• How to trim a string in C

    Trim a string

    The problem of removing leading and trailing whitespace characters in strings occurs in programming quite often. Here is a solution.

    #include <stdio.h>
    #include <stdlib.h>
    #include <string.h>
    #include <ctype.h>void trim (char *dest, char *src);int main (int argc, char ...
  • Socket programming using the select system call

    Server and clients

    1.0 Client-Server Paradigm

    The Client-Server paradigm divides the software architecture of a system in two parts, the server and its clients. The server works in the background and maintains the system-wide database. Using the database, it provides the functions ...

  • Socket Programming using UDP in C

    1.0 Datagram sockets

    There are two major types of network sockets, viz. Stream sockets (SOCK_STREAM) and Datagram sockets (SOCK_DGRAM). The socket type defines the semantics of communication between this socket and its remote counterpart. Stream sockets provide full-duplex reliable sequenced data streams. Datagram sockets support connectionless unreliable messages between the source and destination sockets. ...

  • Socket Programming using TCP in C

    1.0 Client-server model

    Client Server System

    Client server model is a software architecture paradigm prevalent in distributed applications. A server has information resources and processes that provide answers to queries and other services to ...

  • Signals in Linux

    1.0 Signals

    A signal is a notification delivered to a process by the kernel. A signal indicates that an event has occurred and the process must take note of it. Signals are mostly delivered asynchronously to a process. Whatever the process was doing is suspended and the processing of the signal takes place immediately.

    2.0 Signal disposition

    Each ...

  • D-Bus Tutorial

    D-Bus is a mechanism for interprocess communication for Linux systems. D-Bus concepts along with example client-server programs are explained.

  • POSIX Shared Memory in Linux

    1.0 Shared Memory

    Shared memory is an inter process communication (IPC) mechanism in Linux and other UNIX-like systems. Based on input parameters, the kernel provides a (shared) memory segment to the calling process. The calling process maps the shared memory segment to its address space. This way, the same shared memory segment can be mapped to ...

  • System V Shared Memory in Linux

    1.0 Shared Memory

    Shared memory is one of the three inter process communication (IPC) mechanisms available under Linux and other Unix-like systems. The other two IPC mechanisms are the message queues and semaphores. In case of shared memory, a shared memory segment is created by the kernel and mapped to the data segment of the address ...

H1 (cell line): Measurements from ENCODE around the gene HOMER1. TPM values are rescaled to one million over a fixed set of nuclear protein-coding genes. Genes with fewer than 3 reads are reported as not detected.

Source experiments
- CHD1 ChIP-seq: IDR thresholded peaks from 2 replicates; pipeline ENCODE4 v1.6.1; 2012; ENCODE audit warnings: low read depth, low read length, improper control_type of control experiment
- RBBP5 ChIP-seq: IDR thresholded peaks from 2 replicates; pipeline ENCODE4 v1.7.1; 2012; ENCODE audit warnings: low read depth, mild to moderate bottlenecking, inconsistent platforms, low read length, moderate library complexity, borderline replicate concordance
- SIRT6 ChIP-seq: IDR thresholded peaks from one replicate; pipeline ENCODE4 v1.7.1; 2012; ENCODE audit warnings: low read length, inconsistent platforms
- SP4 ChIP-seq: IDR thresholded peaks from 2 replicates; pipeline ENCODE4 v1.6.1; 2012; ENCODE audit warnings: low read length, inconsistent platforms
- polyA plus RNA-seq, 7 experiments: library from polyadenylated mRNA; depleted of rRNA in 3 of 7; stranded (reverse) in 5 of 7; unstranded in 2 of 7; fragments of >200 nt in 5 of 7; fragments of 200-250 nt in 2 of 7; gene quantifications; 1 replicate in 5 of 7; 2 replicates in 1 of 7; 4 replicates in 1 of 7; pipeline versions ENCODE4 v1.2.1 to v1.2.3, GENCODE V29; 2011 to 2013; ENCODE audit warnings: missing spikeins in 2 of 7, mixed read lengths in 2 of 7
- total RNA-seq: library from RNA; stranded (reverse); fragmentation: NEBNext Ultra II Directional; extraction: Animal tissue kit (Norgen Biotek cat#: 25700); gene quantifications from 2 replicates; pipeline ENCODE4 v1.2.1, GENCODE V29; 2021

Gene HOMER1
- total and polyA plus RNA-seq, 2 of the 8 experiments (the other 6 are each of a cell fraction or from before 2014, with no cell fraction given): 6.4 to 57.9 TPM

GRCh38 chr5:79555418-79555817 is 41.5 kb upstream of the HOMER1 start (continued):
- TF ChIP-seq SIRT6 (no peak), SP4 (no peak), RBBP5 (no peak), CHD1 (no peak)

• Queue implementation in C using linked list

    1.0 Queue

    A queue is something we see often in our daily lives. People stand in a queue to get into a bus, to get food in a buffet, buy tickets from the ticket counter, etc. Queues are a fair solution of ordering people to get a resource; people are served in the chronological order of ...

  • POSIX Threads Synchronization in C

    1.0 POSIX Threads Synchronization

    POSIX Threads provide multiple flows of execution within a process. The threads have their own stacks but share the global data and the heap. So the global variables are visible to multiple threads. Also, the threads need to synchronize their actions so that they jointly realize the overall objectives ...

  • POSIX Threads Programming in C

    1.0 POSIX threads

    A process is an execution environment in an operating system. A process has code and data segments which are initialized from a program during an exec system call. A process has a thread of execution, wherein instructions are executed as per the value of the program counter ...

  • POSIX Semaphores in Linux

    1.0 Semaphores

    Semaphores are used for process and thread synchronization. Semaphores are clubbed with message queues and shared memory under the Interprocess Communication (IPC) facilities in Unix-like systems such as Linux. There are two varieties of semaphores, the traditional System V semaphores and the newer POSIX semaphores. In this ...

  • System V Semaphores in Linux

    1.0 Semaphores

    A semaphore is a mechanism for synchronizing processes and threads. Semaphore, in Unix-like systems, are provided under interprocess communication (IPC) facilities along with message queues and shared memory. While message queues can be used by themselves for interprocess communication, semaphores are needed for implementing shared memory based interprocess communication systems. ...

  • Semaphore Basics



    A semaphore is a signalling mechanism used to regulate access to a shared resource like a railroad track. A semaphore is used to signal to the driver of a train whether he can go ahead on the track ...

  • POSIX message queues in Linux

    POSIX message queue calls for interprocess communication (IPC) between processes are explained with an example of server and client programs in C under Linux.